Many adults are surprised to find out that it is not too late for them to improve their cognitive and functional abilities. Recent evidence on neural plasticity clearly indicates that new learning and improved functional abilities are possible well into the later years of an adult life. The principles of neural plasticity that dominate the learning of an 8 year-old child are still evident in the learning of an 80 year-old adult.

Essentially, neurons that “wire together then begin to fire together.” Functional neuroimaging has clearly documented evidence of improved neural networks of activity in the adult’s brain in response to new learning or new skill development. Unless the proper treatment is received, a child with learning difficulties typically grows up to be an adult with learning difficulties. Many adults choose professions that utilize their stronger cognitive abilities and minimize their learning difficulties. However, with the proper treatment, these learning difficulties can be improved for adults. Making weaker skills stronger can provide the adult with a greater range of functional abilities which may lead to greater occupational opportunities. Regardless of age, the learning barriers or learning difficulties that limited an adult’s functional skills, academic pursuits, and occupational or professional choices can be minimized. Significant improvements in cognitive abilities can occur, such that learning weaknesses or barriers can be removed.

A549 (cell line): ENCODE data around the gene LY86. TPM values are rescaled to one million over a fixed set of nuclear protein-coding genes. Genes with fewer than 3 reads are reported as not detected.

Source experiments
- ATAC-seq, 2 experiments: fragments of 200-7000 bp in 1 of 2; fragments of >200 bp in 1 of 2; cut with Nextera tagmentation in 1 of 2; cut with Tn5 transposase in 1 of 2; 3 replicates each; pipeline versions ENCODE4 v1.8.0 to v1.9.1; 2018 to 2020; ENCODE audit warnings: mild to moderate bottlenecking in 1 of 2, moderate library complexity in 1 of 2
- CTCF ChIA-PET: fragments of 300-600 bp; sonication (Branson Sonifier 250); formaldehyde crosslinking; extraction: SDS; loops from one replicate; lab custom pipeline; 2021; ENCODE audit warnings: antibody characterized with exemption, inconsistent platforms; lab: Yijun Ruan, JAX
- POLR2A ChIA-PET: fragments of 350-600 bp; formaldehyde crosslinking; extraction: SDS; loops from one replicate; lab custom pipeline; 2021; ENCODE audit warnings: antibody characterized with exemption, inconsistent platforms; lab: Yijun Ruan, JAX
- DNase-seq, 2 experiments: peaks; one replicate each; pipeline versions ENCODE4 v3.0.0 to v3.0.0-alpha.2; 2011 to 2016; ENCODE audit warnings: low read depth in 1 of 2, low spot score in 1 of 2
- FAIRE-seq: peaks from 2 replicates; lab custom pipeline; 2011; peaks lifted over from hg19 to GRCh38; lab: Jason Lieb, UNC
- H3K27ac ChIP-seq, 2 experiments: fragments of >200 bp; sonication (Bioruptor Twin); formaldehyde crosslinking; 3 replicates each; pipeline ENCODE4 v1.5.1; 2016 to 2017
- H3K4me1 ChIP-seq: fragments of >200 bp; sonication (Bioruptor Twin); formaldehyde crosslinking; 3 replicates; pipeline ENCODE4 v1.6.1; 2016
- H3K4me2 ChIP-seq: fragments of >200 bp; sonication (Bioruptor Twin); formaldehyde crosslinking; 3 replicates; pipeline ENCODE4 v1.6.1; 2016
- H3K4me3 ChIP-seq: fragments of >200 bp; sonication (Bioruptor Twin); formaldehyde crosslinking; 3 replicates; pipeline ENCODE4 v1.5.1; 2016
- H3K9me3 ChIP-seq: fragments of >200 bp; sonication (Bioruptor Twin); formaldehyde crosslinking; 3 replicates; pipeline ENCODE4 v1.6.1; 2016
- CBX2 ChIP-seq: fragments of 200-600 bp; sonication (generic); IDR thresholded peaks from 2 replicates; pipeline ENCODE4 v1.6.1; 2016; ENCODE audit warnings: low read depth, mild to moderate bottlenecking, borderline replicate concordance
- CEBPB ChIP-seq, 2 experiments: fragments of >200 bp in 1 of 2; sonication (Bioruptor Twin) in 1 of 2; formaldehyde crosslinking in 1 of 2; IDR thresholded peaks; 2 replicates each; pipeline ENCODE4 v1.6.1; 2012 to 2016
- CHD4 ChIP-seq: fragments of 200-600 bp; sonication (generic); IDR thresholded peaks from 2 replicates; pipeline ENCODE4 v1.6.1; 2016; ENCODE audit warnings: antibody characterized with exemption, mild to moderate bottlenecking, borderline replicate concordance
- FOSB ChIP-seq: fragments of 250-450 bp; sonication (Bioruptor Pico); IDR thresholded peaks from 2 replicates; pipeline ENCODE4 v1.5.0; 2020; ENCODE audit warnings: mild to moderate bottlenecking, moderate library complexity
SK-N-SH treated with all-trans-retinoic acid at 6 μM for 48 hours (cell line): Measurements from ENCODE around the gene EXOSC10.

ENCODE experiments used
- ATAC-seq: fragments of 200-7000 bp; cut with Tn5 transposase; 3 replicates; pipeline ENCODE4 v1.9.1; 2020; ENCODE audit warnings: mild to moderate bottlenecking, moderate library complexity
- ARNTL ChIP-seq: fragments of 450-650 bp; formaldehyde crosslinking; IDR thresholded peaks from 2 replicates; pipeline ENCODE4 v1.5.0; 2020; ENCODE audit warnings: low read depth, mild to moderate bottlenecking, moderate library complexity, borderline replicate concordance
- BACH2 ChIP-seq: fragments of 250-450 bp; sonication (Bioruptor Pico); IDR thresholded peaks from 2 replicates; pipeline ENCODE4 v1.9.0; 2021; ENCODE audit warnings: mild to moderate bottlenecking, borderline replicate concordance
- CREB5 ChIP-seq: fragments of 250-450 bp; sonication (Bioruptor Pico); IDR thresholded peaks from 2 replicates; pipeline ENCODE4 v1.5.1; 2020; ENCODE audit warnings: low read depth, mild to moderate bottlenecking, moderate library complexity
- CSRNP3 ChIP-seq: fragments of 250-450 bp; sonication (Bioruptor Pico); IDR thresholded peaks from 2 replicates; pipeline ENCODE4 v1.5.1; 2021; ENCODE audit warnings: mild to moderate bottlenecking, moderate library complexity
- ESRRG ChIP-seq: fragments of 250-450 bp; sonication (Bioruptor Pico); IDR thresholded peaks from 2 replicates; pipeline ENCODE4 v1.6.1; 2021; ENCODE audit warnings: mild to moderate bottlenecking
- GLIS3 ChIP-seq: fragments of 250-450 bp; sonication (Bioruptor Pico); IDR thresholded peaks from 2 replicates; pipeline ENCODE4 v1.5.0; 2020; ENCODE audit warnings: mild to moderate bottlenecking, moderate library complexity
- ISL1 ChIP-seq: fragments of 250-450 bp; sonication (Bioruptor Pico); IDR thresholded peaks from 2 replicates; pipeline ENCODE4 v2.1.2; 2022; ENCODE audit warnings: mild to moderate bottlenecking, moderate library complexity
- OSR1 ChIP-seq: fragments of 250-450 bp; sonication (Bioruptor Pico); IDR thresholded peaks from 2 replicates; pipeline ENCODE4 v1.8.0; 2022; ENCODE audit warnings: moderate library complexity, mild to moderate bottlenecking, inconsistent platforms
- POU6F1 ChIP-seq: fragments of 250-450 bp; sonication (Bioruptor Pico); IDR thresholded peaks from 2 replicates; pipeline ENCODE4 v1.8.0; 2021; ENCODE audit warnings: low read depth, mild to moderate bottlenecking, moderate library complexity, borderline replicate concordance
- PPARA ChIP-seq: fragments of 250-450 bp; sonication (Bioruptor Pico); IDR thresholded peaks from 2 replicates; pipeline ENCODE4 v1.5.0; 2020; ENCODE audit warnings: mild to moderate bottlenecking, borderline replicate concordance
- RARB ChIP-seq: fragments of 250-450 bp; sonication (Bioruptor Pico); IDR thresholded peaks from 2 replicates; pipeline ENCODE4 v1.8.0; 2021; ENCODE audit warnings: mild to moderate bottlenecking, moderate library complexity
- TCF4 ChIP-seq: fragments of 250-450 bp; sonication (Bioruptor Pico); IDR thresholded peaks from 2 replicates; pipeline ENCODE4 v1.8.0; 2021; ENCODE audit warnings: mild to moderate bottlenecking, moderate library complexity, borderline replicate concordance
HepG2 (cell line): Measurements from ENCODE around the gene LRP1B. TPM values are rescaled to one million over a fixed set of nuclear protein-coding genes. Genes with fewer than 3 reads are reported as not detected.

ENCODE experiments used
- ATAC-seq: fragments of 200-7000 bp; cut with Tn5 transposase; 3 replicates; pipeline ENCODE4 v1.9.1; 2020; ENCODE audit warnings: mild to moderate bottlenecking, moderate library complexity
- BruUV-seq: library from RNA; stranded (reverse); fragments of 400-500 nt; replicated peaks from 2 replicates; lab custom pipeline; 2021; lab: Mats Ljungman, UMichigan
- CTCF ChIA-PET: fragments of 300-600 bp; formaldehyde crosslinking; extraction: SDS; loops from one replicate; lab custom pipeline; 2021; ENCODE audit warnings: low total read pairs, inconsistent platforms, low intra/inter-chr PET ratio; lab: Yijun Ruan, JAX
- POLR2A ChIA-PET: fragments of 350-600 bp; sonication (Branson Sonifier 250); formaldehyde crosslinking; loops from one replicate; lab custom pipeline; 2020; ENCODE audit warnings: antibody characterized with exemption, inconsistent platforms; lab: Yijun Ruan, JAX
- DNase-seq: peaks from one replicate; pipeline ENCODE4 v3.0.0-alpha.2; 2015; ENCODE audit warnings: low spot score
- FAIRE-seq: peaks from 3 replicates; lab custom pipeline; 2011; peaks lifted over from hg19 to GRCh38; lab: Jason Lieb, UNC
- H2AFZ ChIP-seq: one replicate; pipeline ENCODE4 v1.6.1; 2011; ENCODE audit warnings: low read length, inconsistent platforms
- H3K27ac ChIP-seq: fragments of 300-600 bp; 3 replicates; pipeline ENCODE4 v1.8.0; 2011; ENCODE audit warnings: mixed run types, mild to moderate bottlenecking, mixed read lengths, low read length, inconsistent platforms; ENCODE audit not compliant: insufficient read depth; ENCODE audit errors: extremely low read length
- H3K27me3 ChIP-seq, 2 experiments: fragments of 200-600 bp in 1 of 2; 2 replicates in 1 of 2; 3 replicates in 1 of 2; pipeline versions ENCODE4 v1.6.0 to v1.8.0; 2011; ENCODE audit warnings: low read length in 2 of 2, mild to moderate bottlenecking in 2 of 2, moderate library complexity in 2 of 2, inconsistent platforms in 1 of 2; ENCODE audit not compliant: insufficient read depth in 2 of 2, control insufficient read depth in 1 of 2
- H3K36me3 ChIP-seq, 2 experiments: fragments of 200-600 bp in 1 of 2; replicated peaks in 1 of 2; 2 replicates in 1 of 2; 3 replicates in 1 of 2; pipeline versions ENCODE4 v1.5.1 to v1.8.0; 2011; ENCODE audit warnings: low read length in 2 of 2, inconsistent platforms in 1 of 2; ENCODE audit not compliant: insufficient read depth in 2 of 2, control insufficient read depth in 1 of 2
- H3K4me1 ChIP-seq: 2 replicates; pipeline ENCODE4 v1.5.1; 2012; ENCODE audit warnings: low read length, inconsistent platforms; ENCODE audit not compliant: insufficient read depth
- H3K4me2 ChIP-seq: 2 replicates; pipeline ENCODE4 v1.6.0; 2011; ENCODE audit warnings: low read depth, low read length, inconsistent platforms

Our Commitment

As a team, The Morris Center strives to stay as informed as possible on the latest research and methodology in highly progressive fields. The staff attends professional conferences to stay current on professional development. All aspects of the transdisciplinary treatment are maintained at a higher level, from Occupational Therapy to Language Pathology.

Adult professionals (physicians, engineers, architects, teachers, speech-language pathologists, psychologists, physical therapists, firefighters, police, etc.) can also have learning difficulties in reading, spelling, writing, speaking, memory and comprehension. These adults can still make significant improvements in their cognitive abilities, e.g. language, memory, attention, sensory processing, reasoning, and visual processing.